Obama and Xi concur on nuclear-free North Korea

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Obama and Xi concur on nuclear-free North Korea


U.S. President Barack Obama, right, and Chinese President Xi Jinping walk at the Annenberg Retreat at the Sunnylands estate Saturday in Rancho Mirage, California. [AP/NEWSIS]

U.S. President Barack Obama and his Chinese counterpart Xi Jinping agreed on Saturday to put more pressure on North Korea to give up its nuclear weapons as they concluded their two-day summit in California on Saturday.

North Korea was one of the key issues discussed at the informal “shirt-sleeves” summit along with cybersecurity.

Tom Donilon, exiting White House national security adviser, said in a press briefing after the talks in which the two leaders “agreed that North Korea has to denuclearize, that neither country will accept North Korea as a nuclear-armed state” and that the two countries should “work together to deepen cooperation and dialogue to achieve denuclearization [of the North].”

Separately, Chinese State Councilor Yang Jiechi, a former foreign minister, said Saturday Beijing and Washington were “the same in their positions and objectives” in regards to the North Korean nuclear problem.

Donilon said, “China has taken a number of steps to send a clear message to North Korea,” following Pyongyang’s string of provocations.

After suspension of nearly all contact with South Korea, Pyongyang and Seoul held a working-level discussion yesterday ahead of the first ministerial-level meeting in six years scheduled for Wednesday.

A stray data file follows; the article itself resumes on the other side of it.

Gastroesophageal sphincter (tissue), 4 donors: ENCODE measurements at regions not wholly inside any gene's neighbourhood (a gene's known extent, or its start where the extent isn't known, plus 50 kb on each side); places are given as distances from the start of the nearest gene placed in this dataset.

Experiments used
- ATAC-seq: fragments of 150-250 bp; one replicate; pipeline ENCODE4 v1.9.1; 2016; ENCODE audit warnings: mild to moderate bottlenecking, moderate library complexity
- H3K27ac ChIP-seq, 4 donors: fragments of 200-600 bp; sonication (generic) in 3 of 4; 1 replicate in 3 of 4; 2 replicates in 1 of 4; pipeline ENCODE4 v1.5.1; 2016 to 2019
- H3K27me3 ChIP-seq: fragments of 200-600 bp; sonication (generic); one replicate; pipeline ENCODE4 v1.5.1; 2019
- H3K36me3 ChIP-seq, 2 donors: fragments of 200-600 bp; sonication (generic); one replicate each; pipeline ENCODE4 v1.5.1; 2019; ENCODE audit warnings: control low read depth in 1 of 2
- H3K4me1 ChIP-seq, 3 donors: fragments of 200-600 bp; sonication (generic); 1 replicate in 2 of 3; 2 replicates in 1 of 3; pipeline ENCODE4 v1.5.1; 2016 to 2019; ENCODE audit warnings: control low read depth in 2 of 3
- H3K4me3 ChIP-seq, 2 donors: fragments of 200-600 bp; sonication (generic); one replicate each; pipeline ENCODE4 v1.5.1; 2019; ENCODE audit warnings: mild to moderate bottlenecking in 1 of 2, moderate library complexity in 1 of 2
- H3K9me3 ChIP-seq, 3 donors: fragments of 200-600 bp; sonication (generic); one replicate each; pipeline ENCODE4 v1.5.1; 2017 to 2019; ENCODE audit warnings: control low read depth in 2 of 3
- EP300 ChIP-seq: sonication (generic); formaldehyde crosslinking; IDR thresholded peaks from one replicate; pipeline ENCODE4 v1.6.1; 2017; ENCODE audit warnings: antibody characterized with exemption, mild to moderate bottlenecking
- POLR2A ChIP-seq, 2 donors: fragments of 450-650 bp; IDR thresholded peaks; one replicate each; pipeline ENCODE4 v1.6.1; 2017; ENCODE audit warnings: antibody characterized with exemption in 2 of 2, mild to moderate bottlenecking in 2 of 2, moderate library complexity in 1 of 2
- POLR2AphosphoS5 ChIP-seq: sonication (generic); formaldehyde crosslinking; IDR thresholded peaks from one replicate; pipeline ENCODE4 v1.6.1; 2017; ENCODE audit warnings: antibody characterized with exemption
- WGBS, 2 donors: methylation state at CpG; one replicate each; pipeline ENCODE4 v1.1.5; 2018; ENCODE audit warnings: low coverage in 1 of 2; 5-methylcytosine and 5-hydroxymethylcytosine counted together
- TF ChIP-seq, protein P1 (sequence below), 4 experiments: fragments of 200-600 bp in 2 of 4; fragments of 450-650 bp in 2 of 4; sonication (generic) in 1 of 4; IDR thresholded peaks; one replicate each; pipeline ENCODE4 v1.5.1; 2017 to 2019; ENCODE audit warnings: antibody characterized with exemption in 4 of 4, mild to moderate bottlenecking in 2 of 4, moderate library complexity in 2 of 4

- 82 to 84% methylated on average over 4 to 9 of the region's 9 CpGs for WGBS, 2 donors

Xi reaffirmed China’s dedication to keeping peace and stability on the Korean Peninsula while it is “ready to maintain close dialogue and cooperation” with the U.S. to realize Pyongyang’s denuclearization, Yang said.

In an unusual, informal summit held at Sunnylands retreat, the Californian desert estate of the late publishing magnate Walter Annenberg and his wife Leonore, the leaders of the world’s biggest superpowers worked through a number of issues over eight hours of talks over Friday and Saturday.

Yang said the two “did not shy away from differences” in their discussions. The two sides reached an understanding in terms of how to rein in Pyongyang’s nuclear ambitions, trade and investment liberalization and how to confront global climate change, including reaching an agreement on reducing emissions of the so-called super greenhouse gases by cutting down the use of hydrofluorocarbons, found in refrigerators and air-conditioners.

However, they remained at odds regarding the forefront issue of the summit, cybersecurity, as Obama pushed Xi to address hacker attacks and online theft of U.S. intellectual properties out of China.

“The president underscored that resolving this issue [of cyber-enabled economic theft] was really key to future economic U.S.-China relations,” Donilon told reporters Saturday, stating that suspected Chinese cyberattacks on U.S. military and businesses would be an “inhibitor” to relations. He said that Xi “acknowledged” the importance of the issue to Washington.

Xi also conveyed Beijing’s position on the territorial dispute in the East China Sea with Japan, maintaining China’s sovereignty over the Diaoyu islands, called Senkaku by Japan. Obama urged Xi to de-escalate the tension through diplomatic channels said Donilon.

China also urged the United States to halt its arm sales to Taiwan.

“China and the United States must find a new path,” Xi stated on Friday, “one that is different from the inevitable confrontation and conflict between the major countries of the past.”

Xi and Obama also took a one-on-one, 50-minute stroll accompanied only by interpreters on Saturday. Xi invited Obama to pay a return informal visit to China, though no date has yet been set, while Obama presented Xi with a bench made out of Californian redwood as a parting gift. The White House said that the informal venue provided an atmosphere for the two leaders to develop a personal rapport.

By Sarah Kim [sarahkim@joongang.co.kr]
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